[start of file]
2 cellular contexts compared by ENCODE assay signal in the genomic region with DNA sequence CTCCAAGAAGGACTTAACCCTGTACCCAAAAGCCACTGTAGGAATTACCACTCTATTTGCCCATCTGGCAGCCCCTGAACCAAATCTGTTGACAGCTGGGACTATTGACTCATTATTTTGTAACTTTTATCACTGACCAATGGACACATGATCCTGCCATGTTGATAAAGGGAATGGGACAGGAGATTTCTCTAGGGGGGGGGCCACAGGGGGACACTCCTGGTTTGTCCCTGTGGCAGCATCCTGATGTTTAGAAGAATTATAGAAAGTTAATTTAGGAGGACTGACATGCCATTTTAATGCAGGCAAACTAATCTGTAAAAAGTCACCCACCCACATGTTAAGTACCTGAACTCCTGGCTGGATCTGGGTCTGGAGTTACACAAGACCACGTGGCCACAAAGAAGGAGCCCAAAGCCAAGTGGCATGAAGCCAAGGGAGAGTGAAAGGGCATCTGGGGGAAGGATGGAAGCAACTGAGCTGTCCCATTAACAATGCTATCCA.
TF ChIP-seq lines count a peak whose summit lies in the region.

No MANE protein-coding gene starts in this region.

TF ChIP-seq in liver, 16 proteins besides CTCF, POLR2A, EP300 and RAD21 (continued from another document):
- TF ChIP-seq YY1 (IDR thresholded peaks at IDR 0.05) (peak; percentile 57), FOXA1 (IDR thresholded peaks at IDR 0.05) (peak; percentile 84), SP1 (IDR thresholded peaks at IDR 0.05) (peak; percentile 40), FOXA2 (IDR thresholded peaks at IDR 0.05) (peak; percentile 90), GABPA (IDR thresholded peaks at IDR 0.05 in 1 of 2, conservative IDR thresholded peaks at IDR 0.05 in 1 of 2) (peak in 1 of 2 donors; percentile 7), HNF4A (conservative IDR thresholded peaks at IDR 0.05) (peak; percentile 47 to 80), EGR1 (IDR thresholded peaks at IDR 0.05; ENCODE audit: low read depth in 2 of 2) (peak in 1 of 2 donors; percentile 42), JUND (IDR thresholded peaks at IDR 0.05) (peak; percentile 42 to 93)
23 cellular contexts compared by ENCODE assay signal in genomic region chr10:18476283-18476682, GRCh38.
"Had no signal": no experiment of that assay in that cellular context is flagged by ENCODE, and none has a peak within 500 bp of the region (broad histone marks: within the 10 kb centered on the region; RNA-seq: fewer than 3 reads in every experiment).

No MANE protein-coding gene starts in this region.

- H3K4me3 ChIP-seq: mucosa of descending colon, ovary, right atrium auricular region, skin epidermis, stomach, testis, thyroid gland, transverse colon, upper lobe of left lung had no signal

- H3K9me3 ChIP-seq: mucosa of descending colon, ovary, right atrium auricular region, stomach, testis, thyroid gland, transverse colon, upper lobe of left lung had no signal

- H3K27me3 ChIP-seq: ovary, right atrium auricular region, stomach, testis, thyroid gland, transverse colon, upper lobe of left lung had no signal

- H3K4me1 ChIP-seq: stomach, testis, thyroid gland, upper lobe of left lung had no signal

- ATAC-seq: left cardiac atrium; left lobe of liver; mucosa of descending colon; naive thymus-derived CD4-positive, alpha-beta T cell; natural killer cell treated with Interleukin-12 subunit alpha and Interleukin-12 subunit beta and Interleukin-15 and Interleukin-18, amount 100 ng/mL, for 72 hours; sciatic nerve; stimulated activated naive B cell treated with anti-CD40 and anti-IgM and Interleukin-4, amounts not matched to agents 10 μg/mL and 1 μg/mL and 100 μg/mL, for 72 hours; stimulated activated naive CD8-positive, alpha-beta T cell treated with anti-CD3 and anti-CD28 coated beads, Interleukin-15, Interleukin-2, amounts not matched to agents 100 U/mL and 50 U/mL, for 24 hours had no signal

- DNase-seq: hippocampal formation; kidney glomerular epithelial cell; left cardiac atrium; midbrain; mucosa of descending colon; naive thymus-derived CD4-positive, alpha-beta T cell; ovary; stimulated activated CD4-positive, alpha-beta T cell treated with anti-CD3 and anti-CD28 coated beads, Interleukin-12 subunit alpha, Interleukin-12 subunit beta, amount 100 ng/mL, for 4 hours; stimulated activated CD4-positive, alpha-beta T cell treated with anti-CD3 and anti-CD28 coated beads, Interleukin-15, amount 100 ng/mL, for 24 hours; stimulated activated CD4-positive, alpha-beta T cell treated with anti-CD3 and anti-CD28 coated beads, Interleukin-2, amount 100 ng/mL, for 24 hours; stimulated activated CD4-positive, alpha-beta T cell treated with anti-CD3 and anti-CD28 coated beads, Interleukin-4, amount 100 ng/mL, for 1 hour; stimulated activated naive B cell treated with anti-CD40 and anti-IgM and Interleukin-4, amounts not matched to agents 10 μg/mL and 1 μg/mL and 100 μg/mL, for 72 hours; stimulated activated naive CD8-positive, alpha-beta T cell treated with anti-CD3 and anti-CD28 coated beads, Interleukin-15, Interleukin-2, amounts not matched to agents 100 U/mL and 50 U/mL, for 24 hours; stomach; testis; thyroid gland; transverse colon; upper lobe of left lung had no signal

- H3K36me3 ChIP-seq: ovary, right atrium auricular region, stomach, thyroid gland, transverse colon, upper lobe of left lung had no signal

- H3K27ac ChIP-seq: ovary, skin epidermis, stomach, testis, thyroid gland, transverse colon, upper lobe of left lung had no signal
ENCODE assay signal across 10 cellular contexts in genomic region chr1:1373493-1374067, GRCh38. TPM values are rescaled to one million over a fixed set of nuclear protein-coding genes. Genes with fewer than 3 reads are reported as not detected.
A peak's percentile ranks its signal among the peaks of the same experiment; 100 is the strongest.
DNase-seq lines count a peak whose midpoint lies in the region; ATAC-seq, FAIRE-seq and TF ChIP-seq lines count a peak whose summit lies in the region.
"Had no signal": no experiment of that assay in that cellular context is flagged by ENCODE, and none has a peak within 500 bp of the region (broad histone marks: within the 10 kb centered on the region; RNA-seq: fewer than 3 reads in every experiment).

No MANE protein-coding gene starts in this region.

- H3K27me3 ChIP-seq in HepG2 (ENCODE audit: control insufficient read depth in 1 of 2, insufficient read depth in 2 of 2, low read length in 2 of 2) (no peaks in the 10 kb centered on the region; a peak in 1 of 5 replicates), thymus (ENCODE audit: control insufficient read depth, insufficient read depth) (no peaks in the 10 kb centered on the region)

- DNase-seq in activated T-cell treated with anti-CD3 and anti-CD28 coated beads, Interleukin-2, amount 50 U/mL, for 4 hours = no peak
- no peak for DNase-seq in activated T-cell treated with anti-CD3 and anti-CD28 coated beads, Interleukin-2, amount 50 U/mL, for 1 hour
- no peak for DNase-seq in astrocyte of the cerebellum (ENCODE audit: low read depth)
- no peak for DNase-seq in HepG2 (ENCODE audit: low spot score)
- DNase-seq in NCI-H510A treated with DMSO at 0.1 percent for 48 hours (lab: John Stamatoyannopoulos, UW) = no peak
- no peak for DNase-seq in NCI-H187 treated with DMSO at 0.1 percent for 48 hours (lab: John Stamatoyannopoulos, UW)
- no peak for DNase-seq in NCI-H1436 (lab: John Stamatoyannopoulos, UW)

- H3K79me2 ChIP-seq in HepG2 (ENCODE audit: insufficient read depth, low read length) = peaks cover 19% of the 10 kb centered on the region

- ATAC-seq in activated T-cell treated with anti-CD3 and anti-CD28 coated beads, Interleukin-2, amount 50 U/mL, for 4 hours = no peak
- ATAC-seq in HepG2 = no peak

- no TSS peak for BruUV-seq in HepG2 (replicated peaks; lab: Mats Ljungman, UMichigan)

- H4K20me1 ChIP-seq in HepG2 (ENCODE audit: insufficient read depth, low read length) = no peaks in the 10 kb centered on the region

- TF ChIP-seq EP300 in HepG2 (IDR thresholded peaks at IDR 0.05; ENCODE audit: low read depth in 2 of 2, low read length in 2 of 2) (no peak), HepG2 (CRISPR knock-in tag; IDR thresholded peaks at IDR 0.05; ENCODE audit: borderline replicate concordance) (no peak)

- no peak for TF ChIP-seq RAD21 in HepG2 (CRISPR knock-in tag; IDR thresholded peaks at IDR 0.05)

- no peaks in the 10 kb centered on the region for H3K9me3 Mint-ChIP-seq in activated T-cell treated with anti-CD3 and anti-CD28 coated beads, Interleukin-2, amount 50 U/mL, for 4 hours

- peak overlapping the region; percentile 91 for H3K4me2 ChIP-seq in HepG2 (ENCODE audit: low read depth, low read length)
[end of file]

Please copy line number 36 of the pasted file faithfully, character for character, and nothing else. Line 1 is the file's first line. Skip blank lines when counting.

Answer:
- no peak for TF ChIP-seq RAD21 in HepG2 (CRISPR knock-in tag; IDR thresholded peaks at IDR 0.05)